We’re on information overload, even on those rare "slow news" days. My wife reads a blogger who opened her daily report earlier this week with this: "If you’re tired of so much happening in the world, it’s a good day to skip this. There’s nothing new here you need to know."
I’m in favor of taking a breather, but that was posted before 10 a.m., so we had plenty of time left in the day for conditions to deteriorate.
With so much material to consume and understand out there, it’s little wonder that people gravitate to familiar, comfortable sources — especially when choosing television channels and internet websites. Too often, a "comfortable" source is one with a slant on the world with which we agree.
In unsettled times, comfort is something we all seek. Yet, comfort can be quite elusive when people are worried about their jobs, their health, and most recently protests over unequal application of rights protecting justice and liberty. It’s not necessarily a bad thing to have preconceptions challenged.
After selecting and aggregating information, people usually choose sides. Each of us decides what information we will accept or reject, what we will do with it, and what risks we might take if a response is warranted.
With today’s data overload, it has become increasingly difficult to separate unbiased news reports from self-serving misinformation — not to mention slick propaganda pieces created by anonymous "bad actors" interested only in sowing dissent for political or financial gain. If people become so intrenched that they refuse to consider facts and opinions that don’t conform to their established view, compromise — much less reasonable solutions — becomes impossible.
Police Sergeant Joe Friday, the detective played by Jack Webb on the radio-television-movie franchise series "Dragnet," became famous for the catchphrase, "Just the facts, ma’am," even though I challenge you to find a clip of him saying that. He frequently said something similar, but never those exact words, according to many people with even more time on their hands than I do.
Regardless, honestly is still the best policy.
Reliable information is vital when basic facts are disputed. Seemingly reliable sources sometimes provide contradictory information confirming what we suspect, or what we are eager to believe, the truth is. One of my teachers in high school told us the world is filled with people who go through life thinking, "Don’t confuse me with the facts." Decades later, little has changed, but now we can’t agree on what the facts are.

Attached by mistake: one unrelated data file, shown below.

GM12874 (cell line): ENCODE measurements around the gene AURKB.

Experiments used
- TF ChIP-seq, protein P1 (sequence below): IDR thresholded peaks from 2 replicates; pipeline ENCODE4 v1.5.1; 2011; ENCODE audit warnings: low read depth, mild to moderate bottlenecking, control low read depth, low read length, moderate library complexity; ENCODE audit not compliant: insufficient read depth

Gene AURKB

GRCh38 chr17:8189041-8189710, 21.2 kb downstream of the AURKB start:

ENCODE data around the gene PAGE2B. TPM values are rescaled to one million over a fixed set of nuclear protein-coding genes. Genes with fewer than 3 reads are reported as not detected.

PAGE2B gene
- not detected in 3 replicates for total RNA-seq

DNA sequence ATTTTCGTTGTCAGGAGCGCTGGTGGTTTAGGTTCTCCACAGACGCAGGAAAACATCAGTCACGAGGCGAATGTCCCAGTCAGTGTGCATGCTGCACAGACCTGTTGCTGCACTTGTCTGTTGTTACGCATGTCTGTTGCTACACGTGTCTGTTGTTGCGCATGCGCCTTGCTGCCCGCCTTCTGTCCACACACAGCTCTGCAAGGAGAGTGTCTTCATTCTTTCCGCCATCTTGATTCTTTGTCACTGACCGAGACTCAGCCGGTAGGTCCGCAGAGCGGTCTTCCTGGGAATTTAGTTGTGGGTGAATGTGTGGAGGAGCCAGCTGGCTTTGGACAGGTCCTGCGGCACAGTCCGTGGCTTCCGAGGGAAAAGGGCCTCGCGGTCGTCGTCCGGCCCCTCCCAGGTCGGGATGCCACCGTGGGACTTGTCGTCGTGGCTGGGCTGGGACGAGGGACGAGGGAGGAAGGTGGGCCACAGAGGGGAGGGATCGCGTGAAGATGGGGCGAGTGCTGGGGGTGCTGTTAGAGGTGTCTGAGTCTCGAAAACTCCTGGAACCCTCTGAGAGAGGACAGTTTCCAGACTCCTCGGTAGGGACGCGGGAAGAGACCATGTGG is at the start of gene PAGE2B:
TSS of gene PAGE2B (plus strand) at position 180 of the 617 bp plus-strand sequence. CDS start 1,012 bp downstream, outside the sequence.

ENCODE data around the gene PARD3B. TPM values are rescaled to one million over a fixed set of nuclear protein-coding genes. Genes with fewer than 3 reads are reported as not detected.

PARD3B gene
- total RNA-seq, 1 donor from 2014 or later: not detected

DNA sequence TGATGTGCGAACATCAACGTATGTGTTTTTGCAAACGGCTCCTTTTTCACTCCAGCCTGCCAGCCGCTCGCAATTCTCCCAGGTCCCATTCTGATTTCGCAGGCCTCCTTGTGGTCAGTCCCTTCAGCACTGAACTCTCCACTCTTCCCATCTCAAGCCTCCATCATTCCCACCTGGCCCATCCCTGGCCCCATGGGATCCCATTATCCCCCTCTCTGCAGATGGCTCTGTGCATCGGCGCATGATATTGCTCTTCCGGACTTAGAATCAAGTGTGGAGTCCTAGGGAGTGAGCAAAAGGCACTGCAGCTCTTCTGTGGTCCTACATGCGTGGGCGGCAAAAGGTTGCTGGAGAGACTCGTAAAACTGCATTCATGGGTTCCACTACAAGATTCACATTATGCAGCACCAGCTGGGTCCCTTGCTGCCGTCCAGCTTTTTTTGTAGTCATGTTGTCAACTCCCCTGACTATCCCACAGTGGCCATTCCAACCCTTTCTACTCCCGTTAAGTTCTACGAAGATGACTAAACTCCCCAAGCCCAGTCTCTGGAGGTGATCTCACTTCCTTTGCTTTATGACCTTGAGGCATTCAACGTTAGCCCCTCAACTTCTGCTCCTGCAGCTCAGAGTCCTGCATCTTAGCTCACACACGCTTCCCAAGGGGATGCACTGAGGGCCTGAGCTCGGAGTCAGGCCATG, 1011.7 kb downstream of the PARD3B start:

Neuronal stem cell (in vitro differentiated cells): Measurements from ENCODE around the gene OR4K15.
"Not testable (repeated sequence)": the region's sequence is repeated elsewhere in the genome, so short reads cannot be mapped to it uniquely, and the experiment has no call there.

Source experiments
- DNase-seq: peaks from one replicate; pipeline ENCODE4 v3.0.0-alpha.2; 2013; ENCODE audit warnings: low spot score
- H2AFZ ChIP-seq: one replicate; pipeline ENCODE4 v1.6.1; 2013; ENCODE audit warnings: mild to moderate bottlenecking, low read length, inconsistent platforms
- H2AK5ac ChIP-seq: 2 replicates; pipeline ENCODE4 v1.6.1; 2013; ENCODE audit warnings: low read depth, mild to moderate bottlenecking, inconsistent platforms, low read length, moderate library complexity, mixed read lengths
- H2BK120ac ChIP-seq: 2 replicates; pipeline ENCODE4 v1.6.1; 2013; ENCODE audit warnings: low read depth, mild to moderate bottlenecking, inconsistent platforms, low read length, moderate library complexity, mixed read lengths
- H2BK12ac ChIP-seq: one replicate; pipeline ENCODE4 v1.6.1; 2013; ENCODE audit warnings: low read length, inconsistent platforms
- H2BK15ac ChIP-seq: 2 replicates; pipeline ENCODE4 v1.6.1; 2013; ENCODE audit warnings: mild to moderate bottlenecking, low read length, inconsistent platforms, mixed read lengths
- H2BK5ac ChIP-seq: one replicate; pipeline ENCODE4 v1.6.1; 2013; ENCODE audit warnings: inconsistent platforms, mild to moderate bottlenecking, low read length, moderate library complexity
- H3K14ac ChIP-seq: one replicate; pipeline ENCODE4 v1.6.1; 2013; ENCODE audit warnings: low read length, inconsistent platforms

After a career in the newspaper industry, I tend to give news messengers — especially most who are in the print media — benefit of the doubt. I know how journalists are trained. I know the standard to which they strive. But obviously, some have strayed from that training in the pursuit of fame and success, building their careers not on facts, but on opinions based on partial truths.
It’s nothing new. In the late 19th century, during the age of "yellow journalism," newspapers were established not so much to cover news, but to promote specific philosophies.
In Brownwood during that time, maybe a dozen newspapers existed for that precise purpose. A similar situation exists today, with websites being created to espouse the owners’ particular political views. The major difference? Yellow journalists had limited readership and didn’t pretend to deal in facts. Today, websites look legitimate and enjoy worldwide readership.
At times during the 20th century, Americans trusted the messengers because their agenda was providing accurate information. Today, just as in the late-1800s, the buyer must be beware if the goal is valid information rather than propaganda. Look for products that offer multiple sides and attribution. Avoid sources that offer simple solutions to complex issues or aren’t willing to issue corrections.
Even when reading sources and reporters you trust, read with skepticism. That’s not necessarily a condemnation of the reporting, because newsmakers they quote have been known to throw up smokescreens.
It’s especially important during an election year, when misinformation blossoms on every side.
Gene Deason is editor emeritus of the Brownwood Bulletin. His column appears on Fridays. He may be contacted at email@example.com.